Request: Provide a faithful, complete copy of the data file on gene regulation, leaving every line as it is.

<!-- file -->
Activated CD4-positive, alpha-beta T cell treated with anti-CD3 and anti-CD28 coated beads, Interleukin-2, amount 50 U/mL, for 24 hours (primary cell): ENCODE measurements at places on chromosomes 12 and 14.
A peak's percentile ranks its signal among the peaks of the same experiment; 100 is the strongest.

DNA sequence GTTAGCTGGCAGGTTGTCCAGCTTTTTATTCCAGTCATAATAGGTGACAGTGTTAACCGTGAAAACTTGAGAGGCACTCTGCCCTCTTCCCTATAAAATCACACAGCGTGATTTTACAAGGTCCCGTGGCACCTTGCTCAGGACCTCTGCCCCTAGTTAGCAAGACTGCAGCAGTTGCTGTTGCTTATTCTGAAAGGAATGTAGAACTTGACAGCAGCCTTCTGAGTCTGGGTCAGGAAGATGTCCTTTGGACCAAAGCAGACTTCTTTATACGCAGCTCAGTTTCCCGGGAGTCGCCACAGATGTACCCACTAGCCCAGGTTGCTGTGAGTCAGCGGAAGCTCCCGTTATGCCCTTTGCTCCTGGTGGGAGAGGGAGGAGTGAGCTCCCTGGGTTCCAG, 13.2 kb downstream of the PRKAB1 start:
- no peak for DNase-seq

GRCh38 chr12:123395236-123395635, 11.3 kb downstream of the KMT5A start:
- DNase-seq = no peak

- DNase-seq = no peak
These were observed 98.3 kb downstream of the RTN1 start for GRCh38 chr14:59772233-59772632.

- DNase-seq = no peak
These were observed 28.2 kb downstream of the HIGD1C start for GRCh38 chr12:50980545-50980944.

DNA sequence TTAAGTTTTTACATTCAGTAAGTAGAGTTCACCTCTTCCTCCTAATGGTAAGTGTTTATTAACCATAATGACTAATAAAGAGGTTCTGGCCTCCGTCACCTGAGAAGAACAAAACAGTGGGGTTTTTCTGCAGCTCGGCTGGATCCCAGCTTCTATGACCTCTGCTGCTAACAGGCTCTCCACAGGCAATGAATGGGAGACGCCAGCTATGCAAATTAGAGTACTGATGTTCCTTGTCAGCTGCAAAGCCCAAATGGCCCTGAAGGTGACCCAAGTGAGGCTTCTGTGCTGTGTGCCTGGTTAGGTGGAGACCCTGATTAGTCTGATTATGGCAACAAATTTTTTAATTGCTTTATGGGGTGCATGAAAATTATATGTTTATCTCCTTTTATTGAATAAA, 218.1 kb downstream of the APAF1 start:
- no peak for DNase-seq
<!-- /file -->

Activated CD4-positive, alpha-beta T cell treated with anti-CD3 and anti-CD28 coated beads, Interleukin-2, amount 50 U/mL, for 24 hours (primary cell): ENCODE measurements at places on chromosomes 12 and 14.
A peak's percentile ranks its signal among the peaks of the same experiment; 100 is the strongest.

DNA sequence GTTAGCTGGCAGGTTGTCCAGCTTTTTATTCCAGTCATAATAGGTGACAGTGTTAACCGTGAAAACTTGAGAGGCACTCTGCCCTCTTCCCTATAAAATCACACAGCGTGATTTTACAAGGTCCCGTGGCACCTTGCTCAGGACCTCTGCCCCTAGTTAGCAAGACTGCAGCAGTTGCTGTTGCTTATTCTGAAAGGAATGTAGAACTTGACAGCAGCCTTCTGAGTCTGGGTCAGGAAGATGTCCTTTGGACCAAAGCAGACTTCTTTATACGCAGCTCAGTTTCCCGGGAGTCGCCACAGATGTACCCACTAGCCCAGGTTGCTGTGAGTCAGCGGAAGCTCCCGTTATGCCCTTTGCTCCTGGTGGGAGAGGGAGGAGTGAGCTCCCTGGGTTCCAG, 13.2 kb downstream of the PRKAB1 start:
- no peak for DNase-seq

GRCh38 chr12:123395236-123395635, 11.3 kb downstream of the KMT5A start:
- DNase-seq = no peak

- DNase-seq = no peak
These were observed 98.3 kb downstream of the RTN1 start for GRCh38 chr14:59772233-59772632.

- DNase-seq = no peak
These were observed 28.2 kb downstream of the HIGD1C start for GRCh38 chr12:50980545-50980944.

DNA sequence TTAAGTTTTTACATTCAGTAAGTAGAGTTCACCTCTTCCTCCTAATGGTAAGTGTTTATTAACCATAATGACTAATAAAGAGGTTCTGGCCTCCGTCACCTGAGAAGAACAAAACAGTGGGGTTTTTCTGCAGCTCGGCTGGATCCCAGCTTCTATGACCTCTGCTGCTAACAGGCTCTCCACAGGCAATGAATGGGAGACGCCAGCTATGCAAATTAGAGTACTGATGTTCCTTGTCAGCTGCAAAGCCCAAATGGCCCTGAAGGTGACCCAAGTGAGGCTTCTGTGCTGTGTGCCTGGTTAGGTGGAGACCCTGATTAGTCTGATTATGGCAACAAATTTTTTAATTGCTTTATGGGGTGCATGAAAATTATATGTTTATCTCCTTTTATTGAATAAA, 218.1 kb downstream of the APAF1 start:
- no peak for DNase-seq